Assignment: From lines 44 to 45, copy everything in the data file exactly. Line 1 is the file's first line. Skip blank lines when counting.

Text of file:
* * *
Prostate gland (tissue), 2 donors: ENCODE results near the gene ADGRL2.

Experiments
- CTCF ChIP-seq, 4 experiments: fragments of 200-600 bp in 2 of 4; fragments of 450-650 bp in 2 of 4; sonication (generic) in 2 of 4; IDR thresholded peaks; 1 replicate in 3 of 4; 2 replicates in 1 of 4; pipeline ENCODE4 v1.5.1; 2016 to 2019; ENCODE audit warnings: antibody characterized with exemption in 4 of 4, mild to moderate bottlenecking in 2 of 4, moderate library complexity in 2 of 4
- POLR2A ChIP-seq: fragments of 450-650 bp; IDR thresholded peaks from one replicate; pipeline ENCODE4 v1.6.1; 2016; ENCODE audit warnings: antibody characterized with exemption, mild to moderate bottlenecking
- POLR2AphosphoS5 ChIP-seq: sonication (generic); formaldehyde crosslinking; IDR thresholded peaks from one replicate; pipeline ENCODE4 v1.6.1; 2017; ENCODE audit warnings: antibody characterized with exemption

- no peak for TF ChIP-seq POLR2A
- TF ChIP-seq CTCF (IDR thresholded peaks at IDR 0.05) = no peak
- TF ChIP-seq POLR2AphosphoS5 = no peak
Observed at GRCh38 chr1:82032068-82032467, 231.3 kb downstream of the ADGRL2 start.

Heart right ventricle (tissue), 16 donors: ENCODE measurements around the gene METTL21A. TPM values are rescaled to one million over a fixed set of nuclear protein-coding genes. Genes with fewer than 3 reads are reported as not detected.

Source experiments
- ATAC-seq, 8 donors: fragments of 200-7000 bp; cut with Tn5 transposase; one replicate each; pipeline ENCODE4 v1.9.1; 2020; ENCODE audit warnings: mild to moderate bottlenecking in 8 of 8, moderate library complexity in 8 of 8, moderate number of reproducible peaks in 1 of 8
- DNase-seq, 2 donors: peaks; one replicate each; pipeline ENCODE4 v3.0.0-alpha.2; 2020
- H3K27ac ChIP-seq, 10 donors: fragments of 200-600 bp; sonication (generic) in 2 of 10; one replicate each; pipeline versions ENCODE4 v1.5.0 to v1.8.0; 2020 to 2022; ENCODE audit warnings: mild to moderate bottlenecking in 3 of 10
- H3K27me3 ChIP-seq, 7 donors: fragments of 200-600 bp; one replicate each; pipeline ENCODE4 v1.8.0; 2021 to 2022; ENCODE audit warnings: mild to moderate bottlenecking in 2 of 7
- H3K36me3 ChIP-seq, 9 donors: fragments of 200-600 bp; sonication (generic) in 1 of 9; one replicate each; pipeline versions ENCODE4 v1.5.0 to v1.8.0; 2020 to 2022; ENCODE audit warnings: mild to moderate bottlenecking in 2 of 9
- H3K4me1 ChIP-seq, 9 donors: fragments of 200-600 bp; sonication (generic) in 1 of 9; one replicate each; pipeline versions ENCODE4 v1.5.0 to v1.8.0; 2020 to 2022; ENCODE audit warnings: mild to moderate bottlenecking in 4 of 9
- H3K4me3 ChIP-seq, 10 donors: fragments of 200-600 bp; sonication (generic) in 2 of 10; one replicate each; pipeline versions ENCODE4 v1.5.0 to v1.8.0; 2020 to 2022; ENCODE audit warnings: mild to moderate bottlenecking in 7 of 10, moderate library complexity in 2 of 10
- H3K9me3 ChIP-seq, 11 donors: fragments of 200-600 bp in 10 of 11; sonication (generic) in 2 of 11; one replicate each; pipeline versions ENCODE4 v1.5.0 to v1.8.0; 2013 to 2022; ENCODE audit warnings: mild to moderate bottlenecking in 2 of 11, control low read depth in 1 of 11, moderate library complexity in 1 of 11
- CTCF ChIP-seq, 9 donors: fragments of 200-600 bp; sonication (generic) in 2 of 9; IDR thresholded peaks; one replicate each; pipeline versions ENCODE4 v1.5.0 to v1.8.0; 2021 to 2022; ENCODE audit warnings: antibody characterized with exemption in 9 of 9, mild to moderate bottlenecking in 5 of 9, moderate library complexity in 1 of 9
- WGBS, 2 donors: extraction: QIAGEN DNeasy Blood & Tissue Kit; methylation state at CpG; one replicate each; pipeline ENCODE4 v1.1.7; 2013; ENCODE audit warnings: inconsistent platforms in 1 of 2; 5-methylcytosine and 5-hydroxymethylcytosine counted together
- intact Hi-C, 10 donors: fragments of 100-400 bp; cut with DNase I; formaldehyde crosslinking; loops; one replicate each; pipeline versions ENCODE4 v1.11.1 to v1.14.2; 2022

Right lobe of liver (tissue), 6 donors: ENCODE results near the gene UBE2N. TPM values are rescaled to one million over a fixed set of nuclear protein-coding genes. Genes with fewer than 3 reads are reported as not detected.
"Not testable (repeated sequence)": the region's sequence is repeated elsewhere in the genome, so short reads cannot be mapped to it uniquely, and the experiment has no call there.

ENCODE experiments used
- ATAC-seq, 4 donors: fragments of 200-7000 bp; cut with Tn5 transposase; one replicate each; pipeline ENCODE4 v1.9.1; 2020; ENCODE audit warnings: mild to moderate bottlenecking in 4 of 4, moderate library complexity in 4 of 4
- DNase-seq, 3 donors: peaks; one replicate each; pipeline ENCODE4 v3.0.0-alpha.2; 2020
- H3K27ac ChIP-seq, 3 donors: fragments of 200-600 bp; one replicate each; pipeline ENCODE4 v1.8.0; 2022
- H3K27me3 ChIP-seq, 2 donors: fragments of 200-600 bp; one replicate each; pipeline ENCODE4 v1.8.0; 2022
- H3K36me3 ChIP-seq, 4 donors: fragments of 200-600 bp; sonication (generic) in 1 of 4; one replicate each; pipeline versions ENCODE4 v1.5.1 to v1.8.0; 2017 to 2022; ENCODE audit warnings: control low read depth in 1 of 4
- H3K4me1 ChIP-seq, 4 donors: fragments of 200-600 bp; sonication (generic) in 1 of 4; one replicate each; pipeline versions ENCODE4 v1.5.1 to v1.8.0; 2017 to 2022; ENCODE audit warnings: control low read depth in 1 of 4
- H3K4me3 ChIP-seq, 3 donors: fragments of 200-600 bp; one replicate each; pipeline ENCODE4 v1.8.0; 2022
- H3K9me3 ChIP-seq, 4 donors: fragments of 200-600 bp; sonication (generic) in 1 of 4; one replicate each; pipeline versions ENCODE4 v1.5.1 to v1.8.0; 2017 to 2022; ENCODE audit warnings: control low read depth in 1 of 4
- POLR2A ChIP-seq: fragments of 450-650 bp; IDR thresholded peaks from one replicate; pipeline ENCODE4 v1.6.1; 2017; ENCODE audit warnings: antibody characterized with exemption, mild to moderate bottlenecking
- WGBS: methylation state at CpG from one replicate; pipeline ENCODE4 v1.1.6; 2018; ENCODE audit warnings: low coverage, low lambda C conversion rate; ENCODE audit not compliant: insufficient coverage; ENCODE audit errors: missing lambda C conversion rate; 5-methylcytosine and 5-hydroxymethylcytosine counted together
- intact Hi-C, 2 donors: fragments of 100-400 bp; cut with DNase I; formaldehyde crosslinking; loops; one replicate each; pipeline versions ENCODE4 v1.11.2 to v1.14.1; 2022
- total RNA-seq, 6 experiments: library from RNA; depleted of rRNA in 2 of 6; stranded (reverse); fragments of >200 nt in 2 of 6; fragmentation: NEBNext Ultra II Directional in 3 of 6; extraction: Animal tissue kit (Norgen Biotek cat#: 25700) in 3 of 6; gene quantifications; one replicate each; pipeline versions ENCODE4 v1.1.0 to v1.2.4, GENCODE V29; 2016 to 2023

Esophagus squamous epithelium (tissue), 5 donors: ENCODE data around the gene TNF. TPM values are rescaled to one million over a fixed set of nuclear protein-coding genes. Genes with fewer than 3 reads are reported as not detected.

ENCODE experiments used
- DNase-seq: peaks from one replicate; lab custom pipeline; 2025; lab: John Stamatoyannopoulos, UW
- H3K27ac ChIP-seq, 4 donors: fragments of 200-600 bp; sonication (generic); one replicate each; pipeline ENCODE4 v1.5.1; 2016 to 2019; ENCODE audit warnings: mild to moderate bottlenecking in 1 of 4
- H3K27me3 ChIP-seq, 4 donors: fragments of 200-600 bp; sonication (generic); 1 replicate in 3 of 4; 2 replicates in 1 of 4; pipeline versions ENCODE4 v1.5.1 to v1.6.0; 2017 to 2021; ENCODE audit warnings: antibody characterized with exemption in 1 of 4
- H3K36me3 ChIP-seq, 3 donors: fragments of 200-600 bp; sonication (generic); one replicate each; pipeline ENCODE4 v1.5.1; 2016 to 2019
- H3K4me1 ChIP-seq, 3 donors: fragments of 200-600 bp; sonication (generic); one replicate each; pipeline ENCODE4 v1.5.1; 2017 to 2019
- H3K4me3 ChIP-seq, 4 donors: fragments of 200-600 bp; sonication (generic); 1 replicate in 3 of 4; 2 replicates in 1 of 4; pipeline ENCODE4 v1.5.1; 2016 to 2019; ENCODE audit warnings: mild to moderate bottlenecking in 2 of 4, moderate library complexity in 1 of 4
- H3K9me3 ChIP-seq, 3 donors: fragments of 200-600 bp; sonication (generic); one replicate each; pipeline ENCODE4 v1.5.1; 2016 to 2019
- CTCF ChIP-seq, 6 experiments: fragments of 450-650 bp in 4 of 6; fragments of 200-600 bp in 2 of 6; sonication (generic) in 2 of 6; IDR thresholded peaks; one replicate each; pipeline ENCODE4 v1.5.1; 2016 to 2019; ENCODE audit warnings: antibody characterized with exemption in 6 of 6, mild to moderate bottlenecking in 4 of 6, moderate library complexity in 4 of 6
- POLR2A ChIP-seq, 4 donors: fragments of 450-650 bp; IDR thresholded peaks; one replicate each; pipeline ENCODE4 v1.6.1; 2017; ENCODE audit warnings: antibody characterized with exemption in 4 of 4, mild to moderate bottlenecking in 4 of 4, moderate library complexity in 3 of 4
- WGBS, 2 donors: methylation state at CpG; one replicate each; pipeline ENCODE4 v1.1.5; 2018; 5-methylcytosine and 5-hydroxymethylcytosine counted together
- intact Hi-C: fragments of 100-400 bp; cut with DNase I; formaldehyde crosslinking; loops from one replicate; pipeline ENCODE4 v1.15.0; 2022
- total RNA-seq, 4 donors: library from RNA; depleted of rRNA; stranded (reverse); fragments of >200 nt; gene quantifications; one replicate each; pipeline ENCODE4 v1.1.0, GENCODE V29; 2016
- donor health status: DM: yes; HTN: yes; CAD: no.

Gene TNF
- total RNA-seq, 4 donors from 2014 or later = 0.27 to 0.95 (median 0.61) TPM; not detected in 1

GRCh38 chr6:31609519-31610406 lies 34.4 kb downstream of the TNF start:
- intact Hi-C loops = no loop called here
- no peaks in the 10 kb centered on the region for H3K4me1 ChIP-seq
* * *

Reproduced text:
- H3K4me1 ChIP-seq, 3 donors: fragments of 200-600 bp; sonication (generic); one replicate each; pipeline ENCODE4 v1.5.1; 2017 to 2019
- H3K4me3 ChIP-seq, 4 donors: fragments of 200-600 bp; sonication (generic); 1 replicate in 3 of 4; 2 replicates in 1 of 4; pipeline ENCODE4 v1.5.1; 2016 to 2019; ENCODE audit warnings: mild to moderate bottlenecking in 2 of 4, moderate library complexity in 1 of 4